There appeared to be a warm reception for Prime Minister Chris Hipkins during Tuesday night's 40-minute meeting in Beijing with one of the most powerful men in the world.
There was one particular road bump in the lead-up to the meeting with Chinese President Xi Jinping, including an Australian media report with an unnamed source saying New Zealand's Foreign Minister Nanaia Mahuta had been "harangued" for an hour by her Chinese counterpart during a meeting in China in March.
Neither Hipkins nor Mahuta outright denied the report, with Mahuta saying repeatedly there were "robust" discussions where each side laid out their position very clearly.
That certainly raised questions about how much pressure China is exerting against the backdrop of the superpower fight for influence between China and the United States, a long-standing and traditional Western partner of New Zealand.
There was no sign of friction in the opening remarks the media were privy to, with Xi describing New Zealand as a "friend and partner" and the relationship one to which he was "always attaching a great deal of importance".
Afterwards, Hipkins described the meeting as "warm… and incredibly constructive" and "an opportunity for relatively free-flowing dialogue on a range of issues where New Zealand and China have mutual interests".
He hoped he had started to build a rapport with Xi, saying he "found him easy to speak to" and at no point was the conversation "adversarial".
"The relationship between China and the US was discussed, the situation in Ukraine was discussed, the Pacific was discussed, human rights were discussed," Hipkins said.
However, one of those most sensitive issues - human rights, and most notably would include treatment of the Uyghurs in Xinjiang - "wasn't discussed in great depth"; rather New Zealand's position on human rights was "referenced".
"The economic relationship… was, by far, the biggest topic that we discussed, but we also discussed a broad range of international issues, including international relationships. So the Pacific, the US, Ukraine, all were discussed - I wasn't keeping a stopwatch," Hipkins told reporters.
The balancing act New Zealand constantly has to strike has been well-traversed, in the context of its Western allies and partners - one that was playing out in the Pacific.
Asked if China had specifically asked New Zealand not to "drift further into the US orbit", Hipkins demurred, saying he did not want to speak on behalf of the Chinese.
"While there's an easy answer to that question, I don't think it would be appropriate for me to give it."
He did say he was "able to restate New Zealand's position that we welcome dialogue between China and the US and with reference to recent dialogue opportunities, including the visit by [US] Secretary [of State Antony] Blinken, here to Beijing just recently.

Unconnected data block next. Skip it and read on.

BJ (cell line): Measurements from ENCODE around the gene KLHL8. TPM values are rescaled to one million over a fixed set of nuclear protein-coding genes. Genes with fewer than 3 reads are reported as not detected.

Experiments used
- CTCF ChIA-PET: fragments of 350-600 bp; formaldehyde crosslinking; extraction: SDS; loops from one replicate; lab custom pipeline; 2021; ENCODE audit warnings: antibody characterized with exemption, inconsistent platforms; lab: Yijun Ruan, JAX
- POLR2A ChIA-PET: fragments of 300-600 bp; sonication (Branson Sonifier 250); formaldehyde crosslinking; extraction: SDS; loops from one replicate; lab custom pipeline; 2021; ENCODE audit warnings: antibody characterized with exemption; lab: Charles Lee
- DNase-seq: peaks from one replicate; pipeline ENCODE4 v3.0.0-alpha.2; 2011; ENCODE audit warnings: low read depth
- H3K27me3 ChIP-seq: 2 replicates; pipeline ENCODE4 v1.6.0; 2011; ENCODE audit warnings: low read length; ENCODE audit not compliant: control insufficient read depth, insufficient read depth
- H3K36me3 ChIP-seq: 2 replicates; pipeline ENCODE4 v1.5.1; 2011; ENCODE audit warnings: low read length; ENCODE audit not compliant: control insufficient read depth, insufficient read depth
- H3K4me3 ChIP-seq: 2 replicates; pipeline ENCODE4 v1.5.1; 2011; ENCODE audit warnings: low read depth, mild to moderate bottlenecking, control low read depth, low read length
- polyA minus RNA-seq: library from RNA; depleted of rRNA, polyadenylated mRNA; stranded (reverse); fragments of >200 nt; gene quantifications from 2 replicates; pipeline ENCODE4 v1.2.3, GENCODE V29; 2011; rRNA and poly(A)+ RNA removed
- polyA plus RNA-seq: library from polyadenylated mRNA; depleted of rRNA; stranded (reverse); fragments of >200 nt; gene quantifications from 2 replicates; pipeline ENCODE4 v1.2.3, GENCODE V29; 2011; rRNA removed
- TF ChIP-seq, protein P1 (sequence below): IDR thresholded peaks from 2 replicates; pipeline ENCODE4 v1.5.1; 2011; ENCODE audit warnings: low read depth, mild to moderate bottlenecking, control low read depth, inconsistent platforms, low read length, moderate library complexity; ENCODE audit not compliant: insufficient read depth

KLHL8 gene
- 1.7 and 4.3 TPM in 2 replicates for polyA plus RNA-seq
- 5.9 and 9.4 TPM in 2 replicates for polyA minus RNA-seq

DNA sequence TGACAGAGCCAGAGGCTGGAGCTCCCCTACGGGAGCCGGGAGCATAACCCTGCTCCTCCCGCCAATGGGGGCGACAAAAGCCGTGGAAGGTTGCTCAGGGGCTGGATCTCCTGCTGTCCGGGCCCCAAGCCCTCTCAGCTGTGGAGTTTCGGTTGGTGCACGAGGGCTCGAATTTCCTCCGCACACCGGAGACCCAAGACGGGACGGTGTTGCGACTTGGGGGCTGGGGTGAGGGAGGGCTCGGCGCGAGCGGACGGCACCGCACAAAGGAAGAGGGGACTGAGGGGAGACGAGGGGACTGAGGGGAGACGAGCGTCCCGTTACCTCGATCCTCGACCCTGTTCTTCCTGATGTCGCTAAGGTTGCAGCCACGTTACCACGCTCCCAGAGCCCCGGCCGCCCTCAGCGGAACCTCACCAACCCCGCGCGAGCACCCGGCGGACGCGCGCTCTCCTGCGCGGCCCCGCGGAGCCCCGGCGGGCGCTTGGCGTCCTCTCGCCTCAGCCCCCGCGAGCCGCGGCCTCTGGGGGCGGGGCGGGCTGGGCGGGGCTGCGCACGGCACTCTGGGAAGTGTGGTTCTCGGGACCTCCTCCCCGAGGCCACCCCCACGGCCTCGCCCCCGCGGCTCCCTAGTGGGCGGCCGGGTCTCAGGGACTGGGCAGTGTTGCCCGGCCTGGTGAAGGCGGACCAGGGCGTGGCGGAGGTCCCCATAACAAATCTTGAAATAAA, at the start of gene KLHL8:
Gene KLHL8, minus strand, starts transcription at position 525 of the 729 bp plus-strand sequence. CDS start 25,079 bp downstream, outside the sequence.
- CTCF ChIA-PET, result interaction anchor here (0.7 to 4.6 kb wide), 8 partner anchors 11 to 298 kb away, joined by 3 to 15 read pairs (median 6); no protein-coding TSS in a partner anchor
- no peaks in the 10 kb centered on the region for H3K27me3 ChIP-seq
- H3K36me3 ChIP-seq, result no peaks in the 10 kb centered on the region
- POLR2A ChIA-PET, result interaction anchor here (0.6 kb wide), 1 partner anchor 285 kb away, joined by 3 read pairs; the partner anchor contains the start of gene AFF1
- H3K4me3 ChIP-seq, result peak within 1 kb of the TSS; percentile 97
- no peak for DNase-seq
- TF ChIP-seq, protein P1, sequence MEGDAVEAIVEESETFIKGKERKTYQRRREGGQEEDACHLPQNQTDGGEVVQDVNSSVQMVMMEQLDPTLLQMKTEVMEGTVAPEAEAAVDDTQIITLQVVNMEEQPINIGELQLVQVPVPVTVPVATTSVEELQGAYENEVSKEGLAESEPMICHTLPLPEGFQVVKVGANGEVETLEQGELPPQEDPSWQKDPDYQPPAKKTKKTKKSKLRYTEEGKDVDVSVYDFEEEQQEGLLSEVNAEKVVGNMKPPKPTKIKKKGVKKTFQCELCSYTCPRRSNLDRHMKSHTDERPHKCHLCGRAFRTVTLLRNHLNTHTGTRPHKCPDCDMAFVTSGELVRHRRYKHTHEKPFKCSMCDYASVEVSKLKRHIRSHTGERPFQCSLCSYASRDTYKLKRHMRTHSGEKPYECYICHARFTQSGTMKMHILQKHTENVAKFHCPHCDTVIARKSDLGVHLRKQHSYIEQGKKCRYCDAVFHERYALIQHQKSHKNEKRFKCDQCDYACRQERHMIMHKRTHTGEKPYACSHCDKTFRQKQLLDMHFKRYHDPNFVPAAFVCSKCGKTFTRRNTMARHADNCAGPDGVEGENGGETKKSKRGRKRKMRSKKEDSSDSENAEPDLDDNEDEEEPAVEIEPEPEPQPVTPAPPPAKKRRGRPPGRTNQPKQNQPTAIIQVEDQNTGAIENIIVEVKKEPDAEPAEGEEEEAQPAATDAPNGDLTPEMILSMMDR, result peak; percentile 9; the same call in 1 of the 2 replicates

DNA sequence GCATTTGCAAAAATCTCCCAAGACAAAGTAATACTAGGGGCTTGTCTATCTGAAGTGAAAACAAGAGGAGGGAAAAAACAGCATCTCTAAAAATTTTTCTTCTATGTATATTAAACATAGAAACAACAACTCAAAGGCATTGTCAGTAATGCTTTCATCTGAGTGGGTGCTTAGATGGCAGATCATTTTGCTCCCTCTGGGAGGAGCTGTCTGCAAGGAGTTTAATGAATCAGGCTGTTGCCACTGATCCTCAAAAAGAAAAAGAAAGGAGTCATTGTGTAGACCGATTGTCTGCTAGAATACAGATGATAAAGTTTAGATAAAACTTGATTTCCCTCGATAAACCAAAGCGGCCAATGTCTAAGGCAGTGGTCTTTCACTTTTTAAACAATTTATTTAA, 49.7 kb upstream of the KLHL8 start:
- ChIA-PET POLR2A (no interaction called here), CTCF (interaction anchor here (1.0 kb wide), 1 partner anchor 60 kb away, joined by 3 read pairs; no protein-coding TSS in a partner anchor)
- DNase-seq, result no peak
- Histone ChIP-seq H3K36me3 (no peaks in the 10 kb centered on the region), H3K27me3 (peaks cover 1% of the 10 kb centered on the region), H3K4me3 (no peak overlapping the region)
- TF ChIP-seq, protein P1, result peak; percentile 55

"Certainly New Zealand welcomes that. We think that it's good that China and the US are engaged in discussions."
New Zealand's encouragement of China to "use any influence that it may have to bring an end to the conflict in Ukraine" and its opposition to Russia's invasion of Ukraine were also "restated".
Another position restated was recognition "the Pacific are independent countries, they can make their own decisions and that New Zealand seeks to be a trusted partner in the Pacific".
Hipkins was also asked if he would echo Xi's sentiment and call China a friend and partner.
"I would describe the relationship between New Zealand and China as an incredibly important one," he said.
"We cooperate, we work together on areas where it's in our interests to do that. We disagree from time to time, and we convey those disagreements."
Asked again, he said he would certainly "describe it as a warm relationship and warm conversation".
"It's an international partnership… it's a friendship because we are in regular dialogue and we work together on areas where we have mutual interests."
He eventually said it "depends on the context, but yes, by and large".
Hipkins reiterated the strong economic focus to the talks, with the borders in China and New Zealand now fully open and getting momentum behind their respective economies important to both countries.
For New Zealand, that was about boosting and diversifying trade, and getting the numbers of Chinese tourists and international students back up to pre-Covid levels, which will be the focus for the remaining days of the trade mission.